The horizontal orientation of a standard anode causes gas bubble accumulation beneath the surface. This reduces the availability of the electrically conducting area, which increases the effective resistivity of the electrolyte with the resultingincrease in cell resistance referred to as "bubble resistance." It has been discovered that at least two end closed slots and a slot height from 45% to 80%, preferably from 60% to 75% of the anode thickness and a slot width 27 of from about 9 mm to about16 mm, preferably 9 mm to 12 mm provide a decrease in bubble resistance and good gas release through the slotted side surface 25 of the anode to provide velocity upward to create turbulence when the gas contacts alumina at point 29, to help preventalumina agglomeration and/or alumina floating on the surface of the bath electrolyte 17 and to reduce anode gas bubble voltage thereby saving cell voltage.
Experimental carbon anodes were with two 12 mm wide slots, each slot having a slot height from 45% to 80% of the anode thickness, with a flat roof portion, and a closed end. The front profile was similar to FIG. 2, where the slots were locatednear and on opposite sides of center, rather than at the near the sides.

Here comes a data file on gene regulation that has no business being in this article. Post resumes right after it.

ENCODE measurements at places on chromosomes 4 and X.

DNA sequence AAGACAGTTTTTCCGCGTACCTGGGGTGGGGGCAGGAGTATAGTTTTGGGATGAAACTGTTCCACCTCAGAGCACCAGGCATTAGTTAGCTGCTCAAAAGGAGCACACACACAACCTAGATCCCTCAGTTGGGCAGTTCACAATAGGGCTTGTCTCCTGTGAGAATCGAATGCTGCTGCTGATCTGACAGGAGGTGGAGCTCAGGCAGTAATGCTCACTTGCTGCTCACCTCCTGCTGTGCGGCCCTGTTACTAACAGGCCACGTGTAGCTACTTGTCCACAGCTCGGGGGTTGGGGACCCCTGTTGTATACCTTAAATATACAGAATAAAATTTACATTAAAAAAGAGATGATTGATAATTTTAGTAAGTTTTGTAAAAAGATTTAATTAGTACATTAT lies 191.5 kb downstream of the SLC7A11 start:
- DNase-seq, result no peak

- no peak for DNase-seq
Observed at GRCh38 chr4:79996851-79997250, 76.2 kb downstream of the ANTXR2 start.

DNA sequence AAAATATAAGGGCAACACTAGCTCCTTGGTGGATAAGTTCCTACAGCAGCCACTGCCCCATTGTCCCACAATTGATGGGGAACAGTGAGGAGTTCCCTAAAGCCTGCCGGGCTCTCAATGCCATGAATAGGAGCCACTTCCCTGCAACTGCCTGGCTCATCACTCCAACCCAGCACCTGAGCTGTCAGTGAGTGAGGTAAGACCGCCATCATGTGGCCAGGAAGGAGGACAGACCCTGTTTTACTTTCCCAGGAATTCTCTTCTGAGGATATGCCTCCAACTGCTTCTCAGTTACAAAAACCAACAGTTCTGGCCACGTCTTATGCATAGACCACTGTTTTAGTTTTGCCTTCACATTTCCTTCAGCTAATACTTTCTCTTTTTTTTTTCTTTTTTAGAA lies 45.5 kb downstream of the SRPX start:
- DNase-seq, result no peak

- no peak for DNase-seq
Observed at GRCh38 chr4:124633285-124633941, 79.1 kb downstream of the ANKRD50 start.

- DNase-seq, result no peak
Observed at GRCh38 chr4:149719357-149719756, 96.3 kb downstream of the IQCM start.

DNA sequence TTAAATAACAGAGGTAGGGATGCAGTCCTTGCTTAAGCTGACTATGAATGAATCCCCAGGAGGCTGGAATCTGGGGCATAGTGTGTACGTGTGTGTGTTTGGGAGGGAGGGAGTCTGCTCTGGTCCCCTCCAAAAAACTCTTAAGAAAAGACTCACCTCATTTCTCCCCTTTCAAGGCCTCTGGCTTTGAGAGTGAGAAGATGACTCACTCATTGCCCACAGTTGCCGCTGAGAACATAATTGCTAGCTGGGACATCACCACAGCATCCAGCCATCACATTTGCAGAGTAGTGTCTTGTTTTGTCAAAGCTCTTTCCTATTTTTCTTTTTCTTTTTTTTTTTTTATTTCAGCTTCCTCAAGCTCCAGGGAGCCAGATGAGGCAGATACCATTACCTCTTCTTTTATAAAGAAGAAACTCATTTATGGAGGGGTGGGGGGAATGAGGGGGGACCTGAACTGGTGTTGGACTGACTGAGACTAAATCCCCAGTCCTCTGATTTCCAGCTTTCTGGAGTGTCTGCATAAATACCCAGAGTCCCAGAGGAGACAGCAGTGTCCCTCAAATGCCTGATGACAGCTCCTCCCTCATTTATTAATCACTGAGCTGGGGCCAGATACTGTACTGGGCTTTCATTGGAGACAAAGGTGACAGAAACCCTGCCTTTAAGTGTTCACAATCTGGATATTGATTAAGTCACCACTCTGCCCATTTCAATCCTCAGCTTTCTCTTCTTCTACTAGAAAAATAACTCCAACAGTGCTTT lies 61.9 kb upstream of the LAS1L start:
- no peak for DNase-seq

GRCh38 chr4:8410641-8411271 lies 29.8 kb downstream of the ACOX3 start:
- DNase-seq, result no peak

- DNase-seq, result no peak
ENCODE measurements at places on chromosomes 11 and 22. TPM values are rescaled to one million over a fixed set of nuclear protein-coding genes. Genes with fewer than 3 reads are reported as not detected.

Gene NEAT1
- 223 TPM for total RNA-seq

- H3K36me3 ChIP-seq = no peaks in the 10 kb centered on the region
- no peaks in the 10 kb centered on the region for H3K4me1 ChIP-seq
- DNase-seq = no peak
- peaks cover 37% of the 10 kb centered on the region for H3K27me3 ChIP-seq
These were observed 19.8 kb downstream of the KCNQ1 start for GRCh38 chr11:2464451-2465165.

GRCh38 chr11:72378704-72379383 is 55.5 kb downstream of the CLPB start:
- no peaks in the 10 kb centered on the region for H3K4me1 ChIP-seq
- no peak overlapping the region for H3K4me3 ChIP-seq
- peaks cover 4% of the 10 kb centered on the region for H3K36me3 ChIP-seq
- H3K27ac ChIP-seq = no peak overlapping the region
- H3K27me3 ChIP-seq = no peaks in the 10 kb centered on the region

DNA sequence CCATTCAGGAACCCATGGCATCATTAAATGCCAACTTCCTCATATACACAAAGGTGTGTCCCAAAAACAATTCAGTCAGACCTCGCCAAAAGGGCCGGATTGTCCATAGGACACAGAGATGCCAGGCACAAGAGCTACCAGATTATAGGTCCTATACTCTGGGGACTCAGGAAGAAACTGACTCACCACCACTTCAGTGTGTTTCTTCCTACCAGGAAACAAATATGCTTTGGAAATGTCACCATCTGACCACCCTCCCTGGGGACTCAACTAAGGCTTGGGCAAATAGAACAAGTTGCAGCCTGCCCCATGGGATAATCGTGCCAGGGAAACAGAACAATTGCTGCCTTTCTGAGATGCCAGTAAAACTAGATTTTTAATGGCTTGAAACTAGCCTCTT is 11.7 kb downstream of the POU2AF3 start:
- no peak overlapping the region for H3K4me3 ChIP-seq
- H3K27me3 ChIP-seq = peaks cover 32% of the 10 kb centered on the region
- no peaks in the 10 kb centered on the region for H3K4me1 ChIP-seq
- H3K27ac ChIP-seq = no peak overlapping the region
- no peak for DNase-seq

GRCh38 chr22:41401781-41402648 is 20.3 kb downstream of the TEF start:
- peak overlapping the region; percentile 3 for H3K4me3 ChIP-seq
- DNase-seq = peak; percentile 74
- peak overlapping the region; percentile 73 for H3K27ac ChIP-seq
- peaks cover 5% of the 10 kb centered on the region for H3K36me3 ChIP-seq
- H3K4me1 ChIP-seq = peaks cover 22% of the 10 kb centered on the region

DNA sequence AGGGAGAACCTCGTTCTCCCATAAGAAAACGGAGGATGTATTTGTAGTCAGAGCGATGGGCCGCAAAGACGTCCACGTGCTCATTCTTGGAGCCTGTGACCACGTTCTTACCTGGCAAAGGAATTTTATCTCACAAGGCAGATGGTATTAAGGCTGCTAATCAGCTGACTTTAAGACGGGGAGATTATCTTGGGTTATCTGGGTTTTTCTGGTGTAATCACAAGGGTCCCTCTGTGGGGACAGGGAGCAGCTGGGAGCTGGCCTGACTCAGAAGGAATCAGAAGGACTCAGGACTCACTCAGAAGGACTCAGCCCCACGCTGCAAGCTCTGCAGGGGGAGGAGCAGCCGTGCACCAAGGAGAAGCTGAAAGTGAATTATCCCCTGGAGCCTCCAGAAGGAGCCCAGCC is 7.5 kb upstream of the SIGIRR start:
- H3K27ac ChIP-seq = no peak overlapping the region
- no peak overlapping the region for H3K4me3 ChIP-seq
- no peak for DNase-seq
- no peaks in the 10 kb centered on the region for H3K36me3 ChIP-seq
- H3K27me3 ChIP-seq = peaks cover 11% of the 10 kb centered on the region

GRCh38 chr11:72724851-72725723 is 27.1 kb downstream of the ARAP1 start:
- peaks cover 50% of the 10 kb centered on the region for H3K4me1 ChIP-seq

From 16 to 32 anodes, two in a row, were placed in a pilot aluminum extrolysis cell, contacting molten cryloyte at about 950° C. and operated with the slotted side surface facing the center of the cell, as shown in FIG. 1 with a potvoltage of about 402 volts to 4.7 volts. The use of the dual end closed slots generated substantial upward velocity of the various sized and shaped bubbles and was very helpful in breakup of alumina feed agglomerates and also lowered cell voltage byreducing anode gas bubble voltage.
The presence of slots substantially reduced the magnitude of the anode voltage oscillation/fluctuation. FIG. 3 summarizes the magnitude of the anode gas bubble induced anode voltage fluctuation for both standard anodes plot line 50 and slottedanodes plot line 52 as a function of anode current density. Anode current density slightly increased the magnitude of the anode gas bubble size or anode voltage fluctuation for both regular non-slotted anodes and slotted anodes. For the slotted anode,it increased on an average from 0.2 to 0.4V when apparent anode current density increased from 0.58 to 0.85 A/cm2. A difference of 447.4 mV was seen in the magnitude of the anode gas bubble fluctuation between regular non-slotted anode and slottedanode at an apparent current density of 0.86 A/cm2.
The presence of slots also substantially reduces the anode gas bubble voltage drop, as shown in FIG. 4. At an apparent current density of 0.86 A/cm2, the anode gas bubble voltage drop was measured to be 263.7 mV and 83.3 mV, respectivelyfor regular non-slotted anode and slotted anode. The two slots produced a saving of 180.4 mV in the anode gas bubble voltage drop on a single anode.
Having described the presently preferred embodiments, it is to be understood that the invention may be otherwise embodied with the scope of the appended claims.